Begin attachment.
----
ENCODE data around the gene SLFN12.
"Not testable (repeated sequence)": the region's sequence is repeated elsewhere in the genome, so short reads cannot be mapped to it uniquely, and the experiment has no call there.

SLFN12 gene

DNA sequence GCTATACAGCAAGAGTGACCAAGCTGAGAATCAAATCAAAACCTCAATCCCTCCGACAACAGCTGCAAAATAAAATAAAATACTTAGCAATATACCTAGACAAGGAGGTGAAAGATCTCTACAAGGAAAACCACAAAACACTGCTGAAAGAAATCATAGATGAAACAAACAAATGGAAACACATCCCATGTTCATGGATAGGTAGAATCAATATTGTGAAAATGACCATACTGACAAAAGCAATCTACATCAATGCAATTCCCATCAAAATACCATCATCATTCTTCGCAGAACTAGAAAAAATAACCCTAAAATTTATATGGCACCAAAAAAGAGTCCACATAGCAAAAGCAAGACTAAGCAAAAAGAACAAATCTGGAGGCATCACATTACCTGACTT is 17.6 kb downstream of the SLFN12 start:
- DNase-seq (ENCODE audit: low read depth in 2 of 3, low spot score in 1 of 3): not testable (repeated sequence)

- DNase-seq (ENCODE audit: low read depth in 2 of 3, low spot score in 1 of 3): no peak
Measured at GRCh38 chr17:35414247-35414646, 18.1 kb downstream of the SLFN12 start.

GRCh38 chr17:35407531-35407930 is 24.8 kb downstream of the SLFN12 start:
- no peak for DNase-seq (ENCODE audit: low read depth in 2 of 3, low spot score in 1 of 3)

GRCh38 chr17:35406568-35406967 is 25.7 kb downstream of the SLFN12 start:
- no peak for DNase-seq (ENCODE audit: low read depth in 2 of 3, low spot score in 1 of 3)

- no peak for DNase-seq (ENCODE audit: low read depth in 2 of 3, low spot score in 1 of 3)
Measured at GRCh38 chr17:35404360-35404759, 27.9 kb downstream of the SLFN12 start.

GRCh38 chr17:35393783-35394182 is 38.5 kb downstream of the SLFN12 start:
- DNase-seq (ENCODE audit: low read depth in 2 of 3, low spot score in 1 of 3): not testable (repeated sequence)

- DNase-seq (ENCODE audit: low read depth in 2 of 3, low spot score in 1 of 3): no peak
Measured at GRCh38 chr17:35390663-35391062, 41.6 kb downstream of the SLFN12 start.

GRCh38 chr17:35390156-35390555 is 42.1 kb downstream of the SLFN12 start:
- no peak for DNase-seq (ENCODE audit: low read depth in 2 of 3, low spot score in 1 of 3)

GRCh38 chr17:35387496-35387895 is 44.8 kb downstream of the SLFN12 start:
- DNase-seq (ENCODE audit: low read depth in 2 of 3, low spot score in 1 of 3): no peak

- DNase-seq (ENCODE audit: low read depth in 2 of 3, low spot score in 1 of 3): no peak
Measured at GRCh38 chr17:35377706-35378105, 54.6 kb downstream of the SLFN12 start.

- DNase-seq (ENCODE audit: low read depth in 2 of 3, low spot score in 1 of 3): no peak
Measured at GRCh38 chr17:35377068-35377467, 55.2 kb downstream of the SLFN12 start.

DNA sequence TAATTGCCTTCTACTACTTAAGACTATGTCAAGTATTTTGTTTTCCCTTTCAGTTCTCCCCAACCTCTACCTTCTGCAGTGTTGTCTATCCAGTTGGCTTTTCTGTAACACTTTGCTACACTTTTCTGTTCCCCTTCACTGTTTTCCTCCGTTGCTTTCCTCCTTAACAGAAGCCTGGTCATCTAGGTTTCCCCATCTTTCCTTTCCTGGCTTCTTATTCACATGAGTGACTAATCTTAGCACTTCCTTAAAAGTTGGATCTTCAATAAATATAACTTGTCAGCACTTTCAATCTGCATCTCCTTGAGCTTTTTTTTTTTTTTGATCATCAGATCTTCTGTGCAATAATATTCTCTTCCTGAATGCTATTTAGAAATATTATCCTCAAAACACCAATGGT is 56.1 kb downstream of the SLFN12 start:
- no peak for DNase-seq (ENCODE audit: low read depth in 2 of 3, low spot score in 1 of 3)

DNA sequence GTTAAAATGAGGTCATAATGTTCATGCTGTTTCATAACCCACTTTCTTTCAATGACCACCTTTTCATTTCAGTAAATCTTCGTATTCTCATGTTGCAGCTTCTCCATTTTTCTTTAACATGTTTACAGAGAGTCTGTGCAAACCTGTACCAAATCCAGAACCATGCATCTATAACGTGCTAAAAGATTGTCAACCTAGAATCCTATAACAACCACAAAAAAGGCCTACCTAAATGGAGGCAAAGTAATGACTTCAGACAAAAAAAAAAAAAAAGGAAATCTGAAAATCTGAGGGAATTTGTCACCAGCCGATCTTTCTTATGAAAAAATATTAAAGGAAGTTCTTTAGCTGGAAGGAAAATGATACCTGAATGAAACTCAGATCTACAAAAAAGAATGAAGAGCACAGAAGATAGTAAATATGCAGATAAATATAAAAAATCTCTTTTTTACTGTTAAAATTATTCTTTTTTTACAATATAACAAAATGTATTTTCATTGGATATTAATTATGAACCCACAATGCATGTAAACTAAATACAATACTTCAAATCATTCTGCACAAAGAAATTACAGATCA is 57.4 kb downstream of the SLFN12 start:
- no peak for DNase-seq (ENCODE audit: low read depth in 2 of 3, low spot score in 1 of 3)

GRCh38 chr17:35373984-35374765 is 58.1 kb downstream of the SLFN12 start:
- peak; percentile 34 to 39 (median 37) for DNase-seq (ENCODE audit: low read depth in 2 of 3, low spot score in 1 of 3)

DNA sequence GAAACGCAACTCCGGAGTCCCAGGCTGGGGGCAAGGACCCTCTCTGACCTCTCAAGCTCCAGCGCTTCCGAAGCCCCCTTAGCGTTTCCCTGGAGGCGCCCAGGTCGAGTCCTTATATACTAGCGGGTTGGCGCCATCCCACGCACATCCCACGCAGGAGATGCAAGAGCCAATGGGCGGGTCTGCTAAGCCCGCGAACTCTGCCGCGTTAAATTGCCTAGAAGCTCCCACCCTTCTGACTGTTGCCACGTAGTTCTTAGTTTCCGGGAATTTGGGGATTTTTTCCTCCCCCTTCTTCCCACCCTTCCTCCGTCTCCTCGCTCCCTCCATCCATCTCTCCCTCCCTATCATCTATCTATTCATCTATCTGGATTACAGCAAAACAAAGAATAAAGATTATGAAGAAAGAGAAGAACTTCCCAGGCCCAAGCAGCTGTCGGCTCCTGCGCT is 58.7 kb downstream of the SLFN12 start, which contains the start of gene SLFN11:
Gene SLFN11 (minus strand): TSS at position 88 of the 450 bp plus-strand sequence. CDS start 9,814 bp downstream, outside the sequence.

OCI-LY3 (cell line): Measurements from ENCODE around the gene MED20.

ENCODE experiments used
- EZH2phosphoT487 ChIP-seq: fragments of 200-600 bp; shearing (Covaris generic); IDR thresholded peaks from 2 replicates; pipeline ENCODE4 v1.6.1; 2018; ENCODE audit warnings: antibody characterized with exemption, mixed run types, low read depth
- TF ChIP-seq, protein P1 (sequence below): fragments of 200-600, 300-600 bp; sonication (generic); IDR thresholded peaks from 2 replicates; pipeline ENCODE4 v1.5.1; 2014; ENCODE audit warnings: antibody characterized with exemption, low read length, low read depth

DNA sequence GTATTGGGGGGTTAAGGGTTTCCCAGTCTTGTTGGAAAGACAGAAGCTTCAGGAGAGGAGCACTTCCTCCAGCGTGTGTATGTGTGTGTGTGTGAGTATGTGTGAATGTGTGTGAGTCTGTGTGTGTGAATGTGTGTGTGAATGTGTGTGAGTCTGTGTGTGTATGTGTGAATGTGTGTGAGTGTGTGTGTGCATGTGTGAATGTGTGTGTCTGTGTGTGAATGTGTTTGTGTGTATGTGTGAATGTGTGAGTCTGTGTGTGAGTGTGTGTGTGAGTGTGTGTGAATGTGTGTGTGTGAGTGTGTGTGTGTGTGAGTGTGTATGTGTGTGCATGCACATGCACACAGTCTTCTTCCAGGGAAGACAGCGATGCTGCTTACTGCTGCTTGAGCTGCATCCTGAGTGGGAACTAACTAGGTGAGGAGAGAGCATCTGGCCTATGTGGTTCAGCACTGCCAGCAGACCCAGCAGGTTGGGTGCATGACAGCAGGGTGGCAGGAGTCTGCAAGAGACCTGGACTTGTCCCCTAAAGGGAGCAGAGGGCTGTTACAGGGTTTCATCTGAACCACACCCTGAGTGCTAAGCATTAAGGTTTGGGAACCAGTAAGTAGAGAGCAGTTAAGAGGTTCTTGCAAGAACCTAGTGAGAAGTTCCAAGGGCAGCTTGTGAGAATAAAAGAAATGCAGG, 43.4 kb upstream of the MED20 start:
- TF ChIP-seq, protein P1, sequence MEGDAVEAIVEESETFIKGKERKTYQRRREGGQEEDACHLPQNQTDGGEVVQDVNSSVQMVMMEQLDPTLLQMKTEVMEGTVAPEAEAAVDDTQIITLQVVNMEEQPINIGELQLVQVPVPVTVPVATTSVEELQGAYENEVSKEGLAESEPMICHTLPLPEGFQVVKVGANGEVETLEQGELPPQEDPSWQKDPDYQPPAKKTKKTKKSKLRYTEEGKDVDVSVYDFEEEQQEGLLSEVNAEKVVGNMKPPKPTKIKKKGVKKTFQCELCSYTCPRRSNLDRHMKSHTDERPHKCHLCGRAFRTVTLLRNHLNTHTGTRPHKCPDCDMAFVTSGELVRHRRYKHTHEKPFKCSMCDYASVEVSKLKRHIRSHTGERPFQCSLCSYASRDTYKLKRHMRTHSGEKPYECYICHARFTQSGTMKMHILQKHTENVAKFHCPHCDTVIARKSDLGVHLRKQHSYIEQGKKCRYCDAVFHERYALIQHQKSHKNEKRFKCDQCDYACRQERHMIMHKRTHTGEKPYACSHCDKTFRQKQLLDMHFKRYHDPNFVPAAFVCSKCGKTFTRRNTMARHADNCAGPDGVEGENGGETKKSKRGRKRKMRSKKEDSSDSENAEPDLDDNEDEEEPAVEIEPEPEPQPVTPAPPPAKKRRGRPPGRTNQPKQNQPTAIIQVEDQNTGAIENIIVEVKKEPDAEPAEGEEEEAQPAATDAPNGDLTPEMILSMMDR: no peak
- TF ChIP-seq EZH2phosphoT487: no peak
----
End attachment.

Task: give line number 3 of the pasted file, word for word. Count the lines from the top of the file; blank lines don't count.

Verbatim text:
SLFN12 gene